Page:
Dunany

Inside Black Lake: have a look!

26 August 2015

If you have attended our latest AGMs you have often heard talk about the Purple Bladderwort (Utricularia Purpurea) in Black Lake. It is a carnivorous plant found in many places in the Eastern part of North America, but only in a very few lakes in the Laurentians. When abundant it can be bothersome but it is otherwise harmless.

This 2,5  minute underwater video was done in the far east section of Black Lake last summer. The author is none other than Dr. Richard Carignan, Quebec’s foremost lake expert. He is also an active member of the GRIL (Group for Interuniversity Research in Limnology and Aquatic Environment)

He has identified in French the plants seen in the video. I am providing you here with the appropriate English names. First, in order of appearance, is  la (Vallisnérie américaine, (Vallisneria Americana),  Brasénie de Schreber,  (Schreber Watershield), Potamot à large feuilles, (Large-Leaved Pondweed)  then lots of Purple Bladderwort. Finally,  a composite of the latter, plus vallisnérie américaine (Tapegrass) and some potamot émergé (Ribbonleaf Pondweed). All of these plants, except the Purple Bladderwort, are common in all our lakes.

 

We do not know how long the Bladderwort  has been living in Black lake. Certainly decades. Maybe centuries. Our expert Richard Carignan, professor at University of Montreal and Quebec’s foremost lake expert, does not recommend any action at this time. But he will follow its evolution with us and advise accordingly.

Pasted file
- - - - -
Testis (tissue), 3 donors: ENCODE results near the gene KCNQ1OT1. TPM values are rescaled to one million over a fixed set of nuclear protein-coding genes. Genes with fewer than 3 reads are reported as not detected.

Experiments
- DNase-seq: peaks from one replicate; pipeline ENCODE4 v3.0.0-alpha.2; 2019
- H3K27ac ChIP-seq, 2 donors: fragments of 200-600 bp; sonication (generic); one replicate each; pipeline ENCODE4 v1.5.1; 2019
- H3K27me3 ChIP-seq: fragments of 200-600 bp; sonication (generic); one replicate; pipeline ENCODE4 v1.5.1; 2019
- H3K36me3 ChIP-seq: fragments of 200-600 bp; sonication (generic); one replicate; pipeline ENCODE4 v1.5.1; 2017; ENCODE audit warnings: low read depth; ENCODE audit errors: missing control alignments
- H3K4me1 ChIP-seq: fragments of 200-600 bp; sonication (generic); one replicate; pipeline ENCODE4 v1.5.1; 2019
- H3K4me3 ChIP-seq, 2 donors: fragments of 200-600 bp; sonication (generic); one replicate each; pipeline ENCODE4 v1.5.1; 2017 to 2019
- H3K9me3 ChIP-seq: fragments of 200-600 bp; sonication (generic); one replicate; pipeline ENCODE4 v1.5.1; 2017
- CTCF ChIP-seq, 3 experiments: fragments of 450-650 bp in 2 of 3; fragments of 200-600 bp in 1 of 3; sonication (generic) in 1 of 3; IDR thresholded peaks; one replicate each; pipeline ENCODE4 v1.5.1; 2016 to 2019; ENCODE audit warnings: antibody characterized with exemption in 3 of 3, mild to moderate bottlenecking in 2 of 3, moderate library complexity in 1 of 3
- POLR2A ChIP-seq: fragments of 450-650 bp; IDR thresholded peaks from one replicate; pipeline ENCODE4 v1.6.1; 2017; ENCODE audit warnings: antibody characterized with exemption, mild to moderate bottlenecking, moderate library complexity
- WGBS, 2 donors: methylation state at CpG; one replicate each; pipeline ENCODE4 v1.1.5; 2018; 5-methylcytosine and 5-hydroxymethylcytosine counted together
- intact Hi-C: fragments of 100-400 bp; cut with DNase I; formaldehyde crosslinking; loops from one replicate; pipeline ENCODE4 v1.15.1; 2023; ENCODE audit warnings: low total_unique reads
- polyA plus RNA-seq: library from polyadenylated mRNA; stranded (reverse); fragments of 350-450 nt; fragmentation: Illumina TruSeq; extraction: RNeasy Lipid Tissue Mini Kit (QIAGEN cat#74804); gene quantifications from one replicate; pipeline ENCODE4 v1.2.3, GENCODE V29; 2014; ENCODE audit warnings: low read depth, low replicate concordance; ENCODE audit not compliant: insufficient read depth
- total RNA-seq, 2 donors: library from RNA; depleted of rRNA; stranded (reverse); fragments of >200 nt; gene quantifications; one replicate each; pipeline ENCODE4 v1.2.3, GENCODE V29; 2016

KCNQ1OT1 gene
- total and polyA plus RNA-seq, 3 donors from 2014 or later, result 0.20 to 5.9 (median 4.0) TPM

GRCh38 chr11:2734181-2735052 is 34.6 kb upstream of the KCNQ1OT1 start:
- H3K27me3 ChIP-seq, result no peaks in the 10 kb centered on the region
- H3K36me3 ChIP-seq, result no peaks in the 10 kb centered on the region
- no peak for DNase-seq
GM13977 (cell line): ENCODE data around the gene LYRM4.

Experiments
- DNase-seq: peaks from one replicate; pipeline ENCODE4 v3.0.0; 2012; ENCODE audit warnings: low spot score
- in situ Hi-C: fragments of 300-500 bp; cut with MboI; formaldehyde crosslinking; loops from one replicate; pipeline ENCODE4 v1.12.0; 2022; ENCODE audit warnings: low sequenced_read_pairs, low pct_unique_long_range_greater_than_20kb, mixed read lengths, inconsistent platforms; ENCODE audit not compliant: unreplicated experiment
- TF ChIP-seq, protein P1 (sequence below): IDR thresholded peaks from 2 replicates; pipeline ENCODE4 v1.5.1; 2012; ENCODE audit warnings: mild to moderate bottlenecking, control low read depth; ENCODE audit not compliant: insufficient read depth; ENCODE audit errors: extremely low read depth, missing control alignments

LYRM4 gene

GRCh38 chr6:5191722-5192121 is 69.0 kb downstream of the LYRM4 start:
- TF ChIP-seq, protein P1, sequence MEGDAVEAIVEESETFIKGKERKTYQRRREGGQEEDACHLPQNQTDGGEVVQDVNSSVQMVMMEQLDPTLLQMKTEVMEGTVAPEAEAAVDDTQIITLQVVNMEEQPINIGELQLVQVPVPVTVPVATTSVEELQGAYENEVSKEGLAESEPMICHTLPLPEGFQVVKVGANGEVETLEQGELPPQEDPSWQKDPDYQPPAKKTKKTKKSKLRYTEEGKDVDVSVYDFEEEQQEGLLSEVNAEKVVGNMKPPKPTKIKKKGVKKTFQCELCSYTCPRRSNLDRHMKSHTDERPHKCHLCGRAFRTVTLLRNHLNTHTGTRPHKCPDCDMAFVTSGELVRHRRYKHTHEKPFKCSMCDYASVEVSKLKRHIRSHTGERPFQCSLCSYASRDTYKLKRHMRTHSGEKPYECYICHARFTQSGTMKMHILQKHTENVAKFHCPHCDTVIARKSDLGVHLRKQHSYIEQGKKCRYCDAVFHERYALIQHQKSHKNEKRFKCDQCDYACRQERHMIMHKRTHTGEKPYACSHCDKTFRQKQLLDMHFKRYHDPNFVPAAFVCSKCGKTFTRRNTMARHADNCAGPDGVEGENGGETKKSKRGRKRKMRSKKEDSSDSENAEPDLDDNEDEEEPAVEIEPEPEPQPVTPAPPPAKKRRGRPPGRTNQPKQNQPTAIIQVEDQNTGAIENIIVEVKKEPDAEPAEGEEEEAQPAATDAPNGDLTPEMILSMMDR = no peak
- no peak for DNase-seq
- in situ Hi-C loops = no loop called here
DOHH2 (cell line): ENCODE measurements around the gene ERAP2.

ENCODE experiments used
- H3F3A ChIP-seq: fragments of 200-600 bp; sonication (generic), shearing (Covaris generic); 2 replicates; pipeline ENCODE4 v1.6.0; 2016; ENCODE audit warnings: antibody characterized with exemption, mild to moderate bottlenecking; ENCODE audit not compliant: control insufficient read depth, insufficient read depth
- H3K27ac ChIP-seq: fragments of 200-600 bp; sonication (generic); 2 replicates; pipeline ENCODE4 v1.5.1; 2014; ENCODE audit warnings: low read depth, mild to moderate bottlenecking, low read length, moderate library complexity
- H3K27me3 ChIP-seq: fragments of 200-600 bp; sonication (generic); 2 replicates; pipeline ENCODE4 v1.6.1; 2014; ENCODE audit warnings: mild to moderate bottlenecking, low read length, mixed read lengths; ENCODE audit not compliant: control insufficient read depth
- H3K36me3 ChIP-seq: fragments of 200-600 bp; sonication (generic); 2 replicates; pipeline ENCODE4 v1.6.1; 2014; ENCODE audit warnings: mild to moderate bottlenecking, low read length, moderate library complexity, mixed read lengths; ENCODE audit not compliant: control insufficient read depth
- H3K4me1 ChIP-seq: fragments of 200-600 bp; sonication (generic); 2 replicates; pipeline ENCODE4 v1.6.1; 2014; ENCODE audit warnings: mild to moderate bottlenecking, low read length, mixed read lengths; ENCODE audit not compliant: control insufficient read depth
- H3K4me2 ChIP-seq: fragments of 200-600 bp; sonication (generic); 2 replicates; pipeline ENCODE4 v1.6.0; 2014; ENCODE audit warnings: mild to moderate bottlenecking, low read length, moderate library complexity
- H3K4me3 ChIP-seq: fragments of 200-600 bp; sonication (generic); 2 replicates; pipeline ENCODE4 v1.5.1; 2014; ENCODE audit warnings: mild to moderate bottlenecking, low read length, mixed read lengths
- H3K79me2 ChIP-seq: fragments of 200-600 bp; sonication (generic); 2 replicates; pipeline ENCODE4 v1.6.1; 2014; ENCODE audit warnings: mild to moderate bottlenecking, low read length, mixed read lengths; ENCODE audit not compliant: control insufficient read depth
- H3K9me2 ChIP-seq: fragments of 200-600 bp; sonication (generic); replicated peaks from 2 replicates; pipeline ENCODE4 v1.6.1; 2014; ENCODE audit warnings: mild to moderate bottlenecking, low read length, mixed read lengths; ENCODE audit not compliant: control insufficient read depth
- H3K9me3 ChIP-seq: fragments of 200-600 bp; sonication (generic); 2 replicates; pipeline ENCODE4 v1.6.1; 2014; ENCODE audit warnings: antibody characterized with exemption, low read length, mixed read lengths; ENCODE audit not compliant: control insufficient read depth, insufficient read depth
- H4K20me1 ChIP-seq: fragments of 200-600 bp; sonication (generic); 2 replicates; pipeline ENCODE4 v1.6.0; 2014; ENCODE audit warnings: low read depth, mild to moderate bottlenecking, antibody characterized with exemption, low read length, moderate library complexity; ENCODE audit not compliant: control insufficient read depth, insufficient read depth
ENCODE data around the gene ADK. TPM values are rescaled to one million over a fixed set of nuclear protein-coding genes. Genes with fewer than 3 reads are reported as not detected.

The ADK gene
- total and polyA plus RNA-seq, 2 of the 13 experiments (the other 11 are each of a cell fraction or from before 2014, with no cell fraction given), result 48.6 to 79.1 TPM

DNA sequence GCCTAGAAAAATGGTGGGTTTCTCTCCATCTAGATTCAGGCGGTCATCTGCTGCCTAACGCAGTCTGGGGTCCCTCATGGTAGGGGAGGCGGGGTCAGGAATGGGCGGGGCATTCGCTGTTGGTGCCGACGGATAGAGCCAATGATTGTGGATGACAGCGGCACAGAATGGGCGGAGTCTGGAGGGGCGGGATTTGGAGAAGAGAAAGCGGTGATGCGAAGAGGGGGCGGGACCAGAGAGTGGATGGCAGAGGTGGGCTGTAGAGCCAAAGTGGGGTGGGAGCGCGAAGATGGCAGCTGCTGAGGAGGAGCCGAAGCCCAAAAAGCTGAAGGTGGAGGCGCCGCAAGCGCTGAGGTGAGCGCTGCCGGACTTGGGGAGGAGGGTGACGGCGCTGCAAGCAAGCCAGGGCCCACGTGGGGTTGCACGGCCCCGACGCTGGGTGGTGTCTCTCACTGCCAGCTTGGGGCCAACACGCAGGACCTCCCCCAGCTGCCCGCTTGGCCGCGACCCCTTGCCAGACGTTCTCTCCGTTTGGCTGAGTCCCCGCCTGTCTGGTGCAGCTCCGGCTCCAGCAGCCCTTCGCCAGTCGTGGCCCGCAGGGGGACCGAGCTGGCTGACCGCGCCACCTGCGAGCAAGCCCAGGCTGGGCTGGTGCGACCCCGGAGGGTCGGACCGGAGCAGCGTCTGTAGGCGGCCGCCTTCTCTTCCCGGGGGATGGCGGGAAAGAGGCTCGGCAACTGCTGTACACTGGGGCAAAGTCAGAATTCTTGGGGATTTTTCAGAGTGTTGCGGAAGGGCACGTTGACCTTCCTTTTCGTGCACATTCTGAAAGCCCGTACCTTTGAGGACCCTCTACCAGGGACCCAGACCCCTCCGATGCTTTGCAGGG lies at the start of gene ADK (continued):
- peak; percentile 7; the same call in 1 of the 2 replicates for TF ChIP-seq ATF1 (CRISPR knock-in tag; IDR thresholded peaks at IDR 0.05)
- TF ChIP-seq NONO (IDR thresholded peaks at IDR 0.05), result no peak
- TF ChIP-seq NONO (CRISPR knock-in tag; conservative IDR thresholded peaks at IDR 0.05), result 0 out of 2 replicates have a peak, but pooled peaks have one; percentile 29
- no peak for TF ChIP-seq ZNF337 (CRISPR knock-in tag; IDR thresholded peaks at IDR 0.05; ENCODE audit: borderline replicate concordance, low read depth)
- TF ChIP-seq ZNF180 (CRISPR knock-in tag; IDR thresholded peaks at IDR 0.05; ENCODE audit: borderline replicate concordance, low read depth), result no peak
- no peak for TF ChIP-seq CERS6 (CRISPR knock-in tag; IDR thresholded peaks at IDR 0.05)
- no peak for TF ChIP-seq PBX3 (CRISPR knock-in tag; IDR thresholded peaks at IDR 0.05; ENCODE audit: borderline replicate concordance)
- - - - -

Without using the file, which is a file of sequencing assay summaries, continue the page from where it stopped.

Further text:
6 Responses to “Inside Black Lake: have a look!”

  1. maryse demerson 26 Aug 2015 at 12:47 pm

    wow! très intéressant!

  2. Kathleen Hoelscheron 26 Aug 2015 at 1:09 pm

    very cool! I see some of these when I swim, nice to know their names. Thanks for posting it.

  3. Juneon 26 Aug 2015 at 2:34 pm

    Very interesting! Thanks for the post.

  4. Cathy Riviereon 26 Aug 2015 at 7:43 pm

    This is great , and good to know he will follow up and let us know how things are going and when action should be taken. Wonderful to have this man available to us. Much thanks.

    Cathy

  5. lois Finchon 27 Aug 2015 at 2:16 pm

    A great explanation
    thanks Jacques well done

  6. Monicaon 31 Aug 2015 at 3:59 pm

    Wow, very interesting to see. Aren’t we lucky to have Dr. Carignan’s involvement.
    Now I know what some of the vegetation is called.
    Thanks for all the follow-up.

    Merci Jacques.

    Monica

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